Democrats Want to Re-Enter the Paris Climate Agreement – Here’s Why It’s Already Failing (1/2)
If you thought Alexandria Ocasio-Cortez’s predictions that climate Armageddon is only 12 years around the corner was aggressive, Beto O’Rourke has already narrowed down the time-frame on our impending deaths to a mere 10 years!
No news on what inched us two years closer to oblivion overnight – but the solution is always the same – just agree with whatever policies liberals are trying to guilt-trip you into supporting.
The latest “solution” has been to rejoin the Paris Climate Agreement, an Obama-era agreement that Trump withdrew from in 2017. Earlier in April the House Foreign Affairs Committee advanced the Climate Action Now Act in an attempt to block Trump’s withdrawal from the Paris agreement and revert us to Obama’s goal of cutting greenhouse gas emissions between 26-28% by 2025 (below 2005 levels).
Any opposition to Democrats climate change “solutions” are inevitably framed as Republicans not caring about the environment, when in reality, Republicans simply don’t want feel good “solutions” that are “solutions” in name only. Any climate alarmist that’s paid attention to the aftermath of Trump’s Paris pullout should be relieved – but then again they wouldn’t be alarmists anymore if they did that.
While the U.S. is in a minority of countries that haven’t signed onto the Agreement, most other countries would’ve benefited at the U.S.’s expense with our inclusion. Who wouldn’t sign onto a deal that allows you to bilk another country for elusive climate goals?
Semblances of Sanity
Sane takes were hard to come by following Trump’s pullout from the agreement. The Cato Institute, no friend of Trump, praised the decision, noting that the Paris Agreement would do little to actually combat climate change while imposing massive costs that disproportionately fall on the American taxpayer. As they wrote in a public statement:
The Paris climate treaty is climatically insignificant. The EPA’s own models show it would only lower global warming by an inconsequential two-tenths of a degree Celsius by 2100. The cost to the U.S.—in the form of required payments of $100 billion per year from the developed to the developing world—is too great for the inconsequential results. These very real expenses will consume money that could be used by the private sector to fund innovative new technologies that are economically sound and can power our society with little pollution.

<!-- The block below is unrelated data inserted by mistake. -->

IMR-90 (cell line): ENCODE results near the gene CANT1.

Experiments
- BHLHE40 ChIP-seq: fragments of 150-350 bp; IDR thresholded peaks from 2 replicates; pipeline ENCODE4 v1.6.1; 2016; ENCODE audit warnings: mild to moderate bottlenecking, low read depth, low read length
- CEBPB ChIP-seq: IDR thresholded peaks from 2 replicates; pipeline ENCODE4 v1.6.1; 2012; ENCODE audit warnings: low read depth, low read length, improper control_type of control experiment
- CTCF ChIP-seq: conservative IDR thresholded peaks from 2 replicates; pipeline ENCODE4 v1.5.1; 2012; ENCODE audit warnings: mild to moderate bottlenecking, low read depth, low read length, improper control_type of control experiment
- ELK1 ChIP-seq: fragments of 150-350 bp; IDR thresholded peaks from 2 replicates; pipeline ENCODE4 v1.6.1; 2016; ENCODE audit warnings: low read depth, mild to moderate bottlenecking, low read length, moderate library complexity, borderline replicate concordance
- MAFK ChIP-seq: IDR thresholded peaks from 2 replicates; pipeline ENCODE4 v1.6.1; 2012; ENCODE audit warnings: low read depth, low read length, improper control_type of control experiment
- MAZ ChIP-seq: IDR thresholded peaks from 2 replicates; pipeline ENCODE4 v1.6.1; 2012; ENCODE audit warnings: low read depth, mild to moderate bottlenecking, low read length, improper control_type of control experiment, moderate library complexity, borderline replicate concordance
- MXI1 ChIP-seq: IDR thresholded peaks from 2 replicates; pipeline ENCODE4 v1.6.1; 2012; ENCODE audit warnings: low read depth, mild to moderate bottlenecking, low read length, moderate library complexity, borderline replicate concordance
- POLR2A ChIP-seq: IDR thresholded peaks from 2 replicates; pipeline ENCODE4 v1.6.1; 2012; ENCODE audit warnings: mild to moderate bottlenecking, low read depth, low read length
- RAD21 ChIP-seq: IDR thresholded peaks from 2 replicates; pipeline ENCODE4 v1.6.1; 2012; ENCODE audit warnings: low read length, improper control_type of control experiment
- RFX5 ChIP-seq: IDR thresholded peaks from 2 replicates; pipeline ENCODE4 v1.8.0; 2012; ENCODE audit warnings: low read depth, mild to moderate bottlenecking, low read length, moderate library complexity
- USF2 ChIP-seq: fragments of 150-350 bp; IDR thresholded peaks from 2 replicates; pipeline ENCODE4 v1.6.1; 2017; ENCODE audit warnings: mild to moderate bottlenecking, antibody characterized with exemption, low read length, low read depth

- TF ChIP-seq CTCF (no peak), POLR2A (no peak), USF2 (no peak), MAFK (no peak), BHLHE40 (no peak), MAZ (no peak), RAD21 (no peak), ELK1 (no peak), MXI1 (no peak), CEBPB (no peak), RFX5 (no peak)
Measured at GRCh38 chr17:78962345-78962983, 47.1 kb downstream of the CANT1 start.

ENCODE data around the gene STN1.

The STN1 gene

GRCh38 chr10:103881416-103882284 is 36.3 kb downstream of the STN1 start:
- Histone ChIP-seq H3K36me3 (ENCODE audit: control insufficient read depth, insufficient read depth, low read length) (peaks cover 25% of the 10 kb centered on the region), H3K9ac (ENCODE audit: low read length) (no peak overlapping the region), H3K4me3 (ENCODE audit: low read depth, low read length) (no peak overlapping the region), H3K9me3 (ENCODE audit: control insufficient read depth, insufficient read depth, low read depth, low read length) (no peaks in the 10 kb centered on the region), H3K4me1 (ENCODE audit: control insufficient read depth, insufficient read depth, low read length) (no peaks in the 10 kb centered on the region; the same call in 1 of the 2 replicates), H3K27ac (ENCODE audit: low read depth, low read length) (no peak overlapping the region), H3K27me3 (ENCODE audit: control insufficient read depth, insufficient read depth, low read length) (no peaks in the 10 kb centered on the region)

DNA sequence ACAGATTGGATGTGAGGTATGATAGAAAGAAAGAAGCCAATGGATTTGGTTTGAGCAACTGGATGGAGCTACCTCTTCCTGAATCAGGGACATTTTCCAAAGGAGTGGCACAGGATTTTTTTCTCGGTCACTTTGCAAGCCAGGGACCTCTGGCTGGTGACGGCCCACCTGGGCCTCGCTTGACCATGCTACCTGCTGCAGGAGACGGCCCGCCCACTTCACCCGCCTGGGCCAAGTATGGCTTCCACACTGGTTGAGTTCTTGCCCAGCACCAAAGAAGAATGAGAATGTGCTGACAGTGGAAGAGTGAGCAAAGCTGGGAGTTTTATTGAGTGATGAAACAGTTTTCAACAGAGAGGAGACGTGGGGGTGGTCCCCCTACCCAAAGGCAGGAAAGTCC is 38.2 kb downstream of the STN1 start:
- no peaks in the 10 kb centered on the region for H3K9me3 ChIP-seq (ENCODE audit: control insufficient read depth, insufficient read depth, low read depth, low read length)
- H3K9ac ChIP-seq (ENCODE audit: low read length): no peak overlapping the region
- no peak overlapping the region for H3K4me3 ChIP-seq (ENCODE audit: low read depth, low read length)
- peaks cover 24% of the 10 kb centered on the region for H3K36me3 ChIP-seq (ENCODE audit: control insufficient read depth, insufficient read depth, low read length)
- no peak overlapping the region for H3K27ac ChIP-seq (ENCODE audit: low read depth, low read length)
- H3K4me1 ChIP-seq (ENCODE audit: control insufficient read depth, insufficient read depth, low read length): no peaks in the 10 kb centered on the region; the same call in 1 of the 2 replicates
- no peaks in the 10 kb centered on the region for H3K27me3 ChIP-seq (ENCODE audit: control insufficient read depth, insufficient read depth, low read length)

The goal of the Paris agreement is to bring temperatures down “well below” 2 degrees Celsius (3.6 degrees Fahrenheit) above preindustrial levels.
A Subsidy from the U.S. to the Developed World
In addition to Cato, some organizations have been sounding the alarms for years before Trump’s pullout. Had the U.S. joined the Agreement, it would’ve been a subsidy to the developing world (who, as you will learn, are not meeting their goals). Turkey’s actions indicate the Agreement was a power grab to get U.S. money for some developing countries. As reported by Reuters in July 2017:
The U.S. decision to pull out of the Paris climate agreement means Turkey is less inclined to ratify the deal because the U.S. move jeopardizes compensation promised to developing countries, Turkish President Tayyip Erdogan said.
Erdogan was speaking at the G20 summit in Germany where leaders from the world’s leading economies broke with U.S. President Donald Trump over climate policy, following his announcement last month that he was withdrawing from the accord.
Erdogan said that when Turkey signed the accord France had promised that Turkey would be eligible for compensation for some of the financial costs of compliance.
“So we said if this would happen, the agreement would pass through parliament. But otherwise it won’t pass,” Erdogan told a news conference, adding that parliament had not yet approved it.
“Therefore, after this step taken by the United States, our position steers a course towards not passing this from the parliament,” he said.
India, Iran, South Sudan, Niger, the Central African Republic, Cuba, Egypt, Paraguay, and some others made similar threats; that they would continue polluting if not properly compensated from the Agreement (effectively at our expense).
Nation’s that Receive the Most Sacrifice the Least
While the U.S. would’ve faced the largest bill from the Paris Climate Agreement, many other countries only pledged to cut a sliver of their emissions. Those countries received all the net monetary benefit – and had to sacrifice the least.
Yemen only pledged to cut 1% of greenhouse gas emissions, while Peru says they can cut emissions 30% by 2030 below baseline – yet that still amounts to a net 22% increase in pollution overall. And that’s with billions of dollars in funding! North Korea, meanwhile, says their pollution will double by 2030 (above 2000 levels), and that’s best-case scenario.
Developing countries received $48 billion from rich countries in 2015-2016 and will receive $100 billion by 2020 if goals are met. For reference, this is nearly equal to the entire U.S. foreign aid budget of $49 billion in 2016.
That’s the massive bill America was being asked to foot while the rest of the world paid pennies – and was there any reason to believe the Paris agreement would actually succeed in its goals?
For the progress on that, stay tuned for part 2.